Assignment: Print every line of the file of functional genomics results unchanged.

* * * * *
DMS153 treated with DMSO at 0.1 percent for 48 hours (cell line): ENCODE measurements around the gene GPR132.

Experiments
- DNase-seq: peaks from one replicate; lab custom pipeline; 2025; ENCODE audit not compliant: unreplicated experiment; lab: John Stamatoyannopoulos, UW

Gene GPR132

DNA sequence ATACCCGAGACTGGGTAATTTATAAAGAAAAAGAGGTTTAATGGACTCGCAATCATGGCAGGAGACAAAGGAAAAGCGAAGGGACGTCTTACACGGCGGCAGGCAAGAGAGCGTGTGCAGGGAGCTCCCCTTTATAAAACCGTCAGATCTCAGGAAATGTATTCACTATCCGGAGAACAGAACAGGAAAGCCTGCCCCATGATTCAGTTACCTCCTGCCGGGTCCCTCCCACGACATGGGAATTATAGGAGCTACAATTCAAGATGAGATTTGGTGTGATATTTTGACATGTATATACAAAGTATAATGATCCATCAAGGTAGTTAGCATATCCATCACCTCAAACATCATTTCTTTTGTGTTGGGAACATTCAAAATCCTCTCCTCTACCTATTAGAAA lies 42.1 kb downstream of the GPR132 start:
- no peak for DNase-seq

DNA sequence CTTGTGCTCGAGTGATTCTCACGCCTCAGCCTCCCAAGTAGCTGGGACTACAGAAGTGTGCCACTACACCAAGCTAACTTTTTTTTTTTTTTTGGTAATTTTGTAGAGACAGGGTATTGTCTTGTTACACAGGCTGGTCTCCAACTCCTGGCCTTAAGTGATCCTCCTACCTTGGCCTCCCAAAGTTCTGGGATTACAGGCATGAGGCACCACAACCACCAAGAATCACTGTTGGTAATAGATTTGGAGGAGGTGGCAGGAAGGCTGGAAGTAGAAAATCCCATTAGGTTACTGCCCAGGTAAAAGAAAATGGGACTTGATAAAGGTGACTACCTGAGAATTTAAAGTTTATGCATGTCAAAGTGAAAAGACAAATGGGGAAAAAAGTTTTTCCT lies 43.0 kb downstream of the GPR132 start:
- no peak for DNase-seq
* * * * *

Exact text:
DMS153 treated with DMSO at 0.1 percent for 48 hours (cell line): ENCODE measurements around the gene GPR132.

Experiments
- DNase-seq: peaks from one replicate; lab custom pipeline; 2025; ENCODE audit not compliant: unreplicated experiment; lab: John Stamatoyannopoulos, UW

Gene GPR132

DNA sequence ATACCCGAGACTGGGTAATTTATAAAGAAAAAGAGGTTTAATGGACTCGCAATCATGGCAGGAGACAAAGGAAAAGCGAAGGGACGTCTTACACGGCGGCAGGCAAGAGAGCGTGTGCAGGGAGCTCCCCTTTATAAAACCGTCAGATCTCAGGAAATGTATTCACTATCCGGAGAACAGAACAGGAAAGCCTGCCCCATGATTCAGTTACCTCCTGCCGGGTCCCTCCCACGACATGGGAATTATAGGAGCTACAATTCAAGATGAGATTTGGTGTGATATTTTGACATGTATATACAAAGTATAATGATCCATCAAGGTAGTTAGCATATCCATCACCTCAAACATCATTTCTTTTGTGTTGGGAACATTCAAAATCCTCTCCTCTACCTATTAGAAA lies 42.1 kb downstream of the GPR132 start:
- no peak for DNase-seq

DNA sequence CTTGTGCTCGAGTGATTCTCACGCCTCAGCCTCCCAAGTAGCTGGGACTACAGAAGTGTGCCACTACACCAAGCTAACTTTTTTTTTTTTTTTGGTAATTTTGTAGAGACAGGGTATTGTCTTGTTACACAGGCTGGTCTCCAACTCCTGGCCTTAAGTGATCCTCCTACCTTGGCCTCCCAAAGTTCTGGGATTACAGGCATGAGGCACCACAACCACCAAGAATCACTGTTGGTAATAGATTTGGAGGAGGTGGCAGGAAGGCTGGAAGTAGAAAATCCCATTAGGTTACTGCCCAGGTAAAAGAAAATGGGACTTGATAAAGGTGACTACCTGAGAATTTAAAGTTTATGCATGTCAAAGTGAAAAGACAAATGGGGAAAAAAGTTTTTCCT lies 43.0 kb downstream of the GPR132 start:
- no peak for DNase-seq